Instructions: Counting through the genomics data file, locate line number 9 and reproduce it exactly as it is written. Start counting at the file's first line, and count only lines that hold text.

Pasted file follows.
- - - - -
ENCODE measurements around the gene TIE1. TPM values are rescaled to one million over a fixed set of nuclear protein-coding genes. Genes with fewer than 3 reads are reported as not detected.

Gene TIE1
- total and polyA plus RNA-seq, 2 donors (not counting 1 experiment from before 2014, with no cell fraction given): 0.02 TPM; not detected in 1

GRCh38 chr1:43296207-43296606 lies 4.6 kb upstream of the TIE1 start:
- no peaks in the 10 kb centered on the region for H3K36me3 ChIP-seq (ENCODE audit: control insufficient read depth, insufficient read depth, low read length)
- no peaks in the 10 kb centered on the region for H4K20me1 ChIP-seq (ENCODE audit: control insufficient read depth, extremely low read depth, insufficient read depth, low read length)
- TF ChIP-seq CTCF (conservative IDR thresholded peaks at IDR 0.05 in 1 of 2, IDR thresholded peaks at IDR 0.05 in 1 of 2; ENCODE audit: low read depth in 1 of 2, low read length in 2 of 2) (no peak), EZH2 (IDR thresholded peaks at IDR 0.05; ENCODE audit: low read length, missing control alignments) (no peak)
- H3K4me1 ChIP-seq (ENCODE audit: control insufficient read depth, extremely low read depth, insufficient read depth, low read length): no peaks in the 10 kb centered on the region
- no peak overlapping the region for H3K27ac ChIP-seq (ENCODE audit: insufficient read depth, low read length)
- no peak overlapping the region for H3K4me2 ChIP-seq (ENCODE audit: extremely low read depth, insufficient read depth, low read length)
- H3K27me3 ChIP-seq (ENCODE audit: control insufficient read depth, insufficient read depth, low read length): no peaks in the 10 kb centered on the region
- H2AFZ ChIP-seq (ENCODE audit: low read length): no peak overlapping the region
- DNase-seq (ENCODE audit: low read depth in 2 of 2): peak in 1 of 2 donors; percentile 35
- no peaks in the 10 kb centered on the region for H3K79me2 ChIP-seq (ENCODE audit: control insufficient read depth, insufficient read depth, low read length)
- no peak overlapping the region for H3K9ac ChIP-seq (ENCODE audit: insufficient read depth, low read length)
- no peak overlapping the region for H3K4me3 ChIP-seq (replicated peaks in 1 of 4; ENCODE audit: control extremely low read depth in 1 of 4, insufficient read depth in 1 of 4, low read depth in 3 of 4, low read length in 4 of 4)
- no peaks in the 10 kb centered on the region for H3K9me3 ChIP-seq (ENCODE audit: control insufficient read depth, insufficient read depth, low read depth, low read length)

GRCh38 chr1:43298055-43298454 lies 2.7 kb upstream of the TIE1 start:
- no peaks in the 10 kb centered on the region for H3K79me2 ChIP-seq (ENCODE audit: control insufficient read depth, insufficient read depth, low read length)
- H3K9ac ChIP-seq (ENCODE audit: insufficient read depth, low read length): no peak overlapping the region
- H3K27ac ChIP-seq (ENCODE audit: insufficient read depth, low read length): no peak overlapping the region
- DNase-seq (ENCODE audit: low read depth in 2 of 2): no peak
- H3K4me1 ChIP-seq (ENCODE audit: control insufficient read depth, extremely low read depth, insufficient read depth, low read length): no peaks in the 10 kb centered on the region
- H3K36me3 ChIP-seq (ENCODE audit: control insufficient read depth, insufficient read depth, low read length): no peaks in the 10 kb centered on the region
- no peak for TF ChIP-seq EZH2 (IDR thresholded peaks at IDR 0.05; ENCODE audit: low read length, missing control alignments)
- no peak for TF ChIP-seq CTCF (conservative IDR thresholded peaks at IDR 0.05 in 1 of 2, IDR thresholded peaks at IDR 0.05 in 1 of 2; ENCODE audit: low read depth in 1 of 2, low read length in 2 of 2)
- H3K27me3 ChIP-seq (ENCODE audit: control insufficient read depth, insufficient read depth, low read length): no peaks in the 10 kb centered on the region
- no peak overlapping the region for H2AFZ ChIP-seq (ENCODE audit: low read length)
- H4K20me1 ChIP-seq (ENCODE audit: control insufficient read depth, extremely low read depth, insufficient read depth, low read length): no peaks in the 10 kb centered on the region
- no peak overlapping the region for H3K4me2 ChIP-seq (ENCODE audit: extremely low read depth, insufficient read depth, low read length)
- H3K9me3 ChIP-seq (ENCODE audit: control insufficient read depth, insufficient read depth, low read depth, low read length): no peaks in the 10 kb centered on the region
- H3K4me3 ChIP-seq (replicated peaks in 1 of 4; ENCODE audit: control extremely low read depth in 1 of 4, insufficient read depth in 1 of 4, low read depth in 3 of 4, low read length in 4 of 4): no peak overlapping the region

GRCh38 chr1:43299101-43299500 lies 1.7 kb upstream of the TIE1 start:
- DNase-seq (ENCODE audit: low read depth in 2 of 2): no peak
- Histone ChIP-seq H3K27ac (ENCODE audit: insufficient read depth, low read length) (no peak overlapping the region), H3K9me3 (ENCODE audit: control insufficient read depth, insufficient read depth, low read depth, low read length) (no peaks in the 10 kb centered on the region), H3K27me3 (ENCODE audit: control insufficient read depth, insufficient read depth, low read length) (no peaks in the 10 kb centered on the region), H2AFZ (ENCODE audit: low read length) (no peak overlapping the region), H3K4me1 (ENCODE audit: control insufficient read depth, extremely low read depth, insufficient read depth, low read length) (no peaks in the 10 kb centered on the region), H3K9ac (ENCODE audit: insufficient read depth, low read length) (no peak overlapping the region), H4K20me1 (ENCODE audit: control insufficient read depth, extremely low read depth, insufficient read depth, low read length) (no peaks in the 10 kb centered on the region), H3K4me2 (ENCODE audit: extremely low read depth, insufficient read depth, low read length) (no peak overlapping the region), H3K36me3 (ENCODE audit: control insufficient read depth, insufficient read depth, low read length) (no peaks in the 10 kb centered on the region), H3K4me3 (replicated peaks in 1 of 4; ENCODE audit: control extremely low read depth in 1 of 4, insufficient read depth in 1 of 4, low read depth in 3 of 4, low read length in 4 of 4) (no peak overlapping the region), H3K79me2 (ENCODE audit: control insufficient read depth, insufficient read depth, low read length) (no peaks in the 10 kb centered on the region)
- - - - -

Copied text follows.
- no peak overlapping the region for H3K27ac ChIP-seq (ENCODE audit: insufficient read depth, low read length)